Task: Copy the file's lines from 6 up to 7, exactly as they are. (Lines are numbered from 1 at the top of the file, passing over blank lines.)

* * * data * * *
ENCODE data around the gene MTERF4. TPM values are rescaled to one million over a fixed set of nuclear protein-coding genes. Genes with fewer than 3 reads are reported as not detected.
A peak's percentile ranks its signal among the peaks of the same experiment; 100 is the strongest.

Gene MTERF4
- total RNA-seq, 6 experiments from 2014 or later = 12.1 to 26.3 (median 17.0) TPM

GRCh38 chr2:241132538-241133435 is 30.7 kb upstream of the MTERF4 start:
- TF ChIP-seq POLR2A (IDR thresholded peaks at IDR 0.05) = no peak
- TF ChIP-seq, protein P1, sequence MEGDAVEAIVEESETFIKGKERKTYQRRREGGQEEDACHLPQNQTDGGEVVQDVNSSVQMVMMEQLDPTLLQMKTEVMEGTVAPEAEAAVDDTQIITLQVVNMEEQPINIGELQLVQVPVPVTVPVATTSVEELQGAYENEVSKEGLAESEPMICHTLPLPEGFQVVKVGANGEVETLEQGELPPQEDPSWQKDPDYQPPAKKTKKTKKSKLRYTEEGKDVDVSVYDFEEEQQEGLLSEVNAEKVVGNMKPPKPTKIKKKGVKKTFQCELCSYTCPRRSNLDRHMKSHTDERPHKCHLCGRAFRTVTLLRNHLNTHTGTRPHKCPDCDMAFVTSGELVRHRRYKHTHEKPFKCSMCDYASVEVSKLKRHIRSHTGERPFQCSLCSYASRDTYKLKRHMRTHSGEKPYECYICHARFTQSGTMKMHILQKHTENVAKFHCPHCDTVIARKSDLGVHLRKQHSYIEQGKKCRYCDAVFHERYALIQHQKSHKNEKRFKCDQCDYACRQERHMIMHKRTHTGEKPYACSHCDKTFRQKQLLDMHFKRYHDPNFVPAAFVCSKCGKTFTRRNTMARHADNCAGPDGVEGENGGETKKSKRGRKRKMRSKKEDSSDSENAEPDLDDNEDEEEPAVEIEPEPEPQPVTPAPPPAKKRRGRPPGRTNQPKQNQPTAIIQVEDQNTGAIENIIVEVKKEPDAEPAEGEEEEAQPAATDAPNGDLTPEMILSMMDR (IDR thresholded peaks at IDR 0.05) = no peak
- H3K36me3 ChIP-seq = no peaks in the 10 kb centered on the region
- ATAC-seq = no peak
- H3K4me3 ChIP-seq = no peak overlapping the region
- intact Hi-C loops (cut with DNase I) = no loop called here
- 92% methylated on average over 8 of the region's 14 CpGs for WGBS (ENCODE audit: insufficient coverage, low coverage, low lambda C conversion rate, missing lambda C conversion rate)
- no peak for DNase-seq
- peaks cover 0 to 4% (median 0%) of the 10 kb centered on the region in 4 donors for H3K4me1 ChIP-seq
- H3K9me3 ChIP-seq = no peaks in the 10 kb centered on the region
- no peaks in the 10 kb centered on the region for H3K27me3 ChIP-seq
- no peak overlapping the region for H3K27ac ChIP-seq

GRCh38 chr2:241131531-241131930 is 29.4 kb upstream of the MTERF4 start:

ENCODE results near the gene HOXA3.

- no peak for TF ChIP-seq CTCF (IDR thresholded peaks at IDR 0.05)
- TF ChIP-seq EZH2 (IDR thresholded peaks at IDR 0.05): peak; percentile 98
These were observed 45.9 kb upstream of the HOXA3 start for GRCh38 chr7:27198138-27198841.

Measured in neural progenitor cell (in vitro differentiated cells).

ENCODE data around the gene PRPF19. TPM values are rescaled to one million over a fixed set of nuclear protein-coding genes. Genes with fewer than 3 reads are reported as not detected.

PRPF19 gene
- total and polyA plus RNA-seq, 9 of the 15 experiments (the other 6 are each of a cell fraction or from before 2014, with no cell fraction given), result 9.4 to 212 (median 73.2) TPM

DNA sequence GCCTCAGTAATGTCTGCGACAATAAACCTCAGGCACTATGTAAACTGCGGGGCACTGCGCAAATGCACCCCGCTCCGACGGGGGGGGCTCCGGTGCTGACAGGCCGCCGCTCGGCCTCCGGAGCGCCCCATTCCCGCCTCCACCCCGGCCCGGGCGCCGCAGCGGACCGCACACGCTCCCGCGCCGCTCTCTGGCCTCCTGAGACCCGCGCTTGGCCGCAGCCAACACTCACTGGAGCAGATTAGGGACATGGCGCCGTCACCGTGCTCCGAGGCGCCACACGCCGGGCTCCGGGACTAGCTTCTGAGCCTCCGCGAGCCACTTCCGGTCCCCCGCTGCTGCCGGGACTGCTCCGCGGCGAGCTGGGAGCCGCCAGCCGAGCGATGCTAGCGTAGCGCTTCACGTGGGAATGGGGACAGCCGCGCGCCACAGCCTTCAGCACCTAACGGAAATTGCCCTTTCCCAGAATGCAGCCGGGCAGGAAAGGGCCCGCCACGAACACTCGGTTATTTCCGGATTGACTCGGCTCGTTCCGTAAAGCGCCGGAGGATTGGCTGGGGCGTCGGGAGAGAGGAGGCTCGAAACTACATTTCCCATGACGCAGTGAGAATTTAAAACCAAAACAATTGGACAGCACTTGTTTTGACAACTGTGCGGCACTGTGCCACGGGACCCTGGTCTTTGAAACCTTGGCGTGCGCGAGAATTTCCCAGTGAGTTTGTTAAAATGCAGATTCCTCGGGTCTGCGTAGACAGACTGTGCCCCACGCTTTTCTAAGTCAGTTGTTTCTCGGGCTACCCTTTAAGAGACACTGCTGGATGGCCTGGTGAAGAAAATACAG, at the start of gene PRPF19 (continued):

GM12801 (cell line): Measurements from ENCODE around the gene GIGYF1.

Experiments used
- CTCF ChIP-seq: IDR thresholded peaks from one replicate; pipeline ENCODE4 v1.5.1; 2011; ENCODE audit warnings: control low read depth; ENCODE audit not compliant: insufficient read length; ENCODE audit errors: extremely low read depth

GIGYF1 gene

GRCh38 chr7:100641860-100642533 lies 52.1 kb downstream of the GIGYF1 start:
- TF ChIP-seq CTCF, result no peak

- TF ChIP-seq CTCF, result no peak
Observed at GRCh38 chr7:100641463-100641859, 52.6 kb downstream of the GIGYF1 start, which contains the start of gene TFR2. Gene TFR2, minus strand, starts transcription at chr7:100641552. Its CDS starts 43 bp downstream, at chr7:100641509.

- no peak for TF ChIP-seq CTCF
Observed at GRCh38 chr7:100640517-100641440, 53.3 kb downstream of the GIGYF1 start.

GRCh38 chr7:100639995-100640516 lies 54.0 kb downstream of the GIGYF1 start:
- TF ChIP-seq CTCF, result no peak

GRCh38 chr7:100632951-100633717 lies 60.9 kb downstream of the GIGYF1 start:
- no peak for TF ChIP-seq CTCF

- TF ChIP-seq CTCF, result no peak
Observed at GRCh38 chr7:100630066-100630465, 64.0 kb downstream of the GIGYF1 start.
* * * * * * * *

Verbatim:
- TF ChIP-seq POLR2A (IDR thresholded peaks at IDR 0.05) = no peak
- TF ChIP-seq, protein P1, sequence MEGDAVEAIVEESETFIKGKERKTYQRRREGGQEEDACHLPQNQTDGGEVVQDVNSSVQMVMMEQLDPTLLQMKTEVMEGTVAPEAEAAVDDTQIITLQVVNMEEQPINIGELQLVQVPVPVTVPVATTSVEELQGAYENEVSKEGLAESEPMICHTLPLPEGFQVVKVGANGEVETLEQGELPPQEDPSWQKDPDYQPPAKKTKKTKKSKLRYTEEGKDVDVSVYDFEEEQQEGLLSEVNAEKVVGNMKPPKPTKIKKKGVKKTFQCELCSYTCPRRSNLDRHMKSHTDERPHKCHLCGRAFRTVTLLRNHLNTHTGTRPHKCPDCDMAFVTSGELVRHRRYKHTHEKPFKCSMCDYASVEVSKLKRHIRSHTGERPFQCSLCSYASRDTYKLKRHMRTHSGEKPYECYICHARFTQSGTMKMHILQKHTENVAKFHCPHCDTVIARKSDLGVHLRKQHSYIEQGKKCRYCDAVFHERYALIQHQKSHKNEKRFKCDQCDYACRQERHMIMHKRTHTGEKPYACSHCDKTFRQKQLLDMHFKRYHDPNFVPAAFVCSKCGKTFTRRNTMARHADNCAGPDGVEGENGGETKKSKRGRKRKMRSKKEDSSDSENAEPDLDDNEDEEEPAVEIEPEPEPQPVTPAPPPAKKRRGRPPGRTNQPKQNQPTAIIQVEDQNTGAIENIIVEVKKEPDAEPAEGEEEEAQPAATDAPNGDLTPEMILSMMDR (IDR thresholded peaks at IDR 0.05) = no peak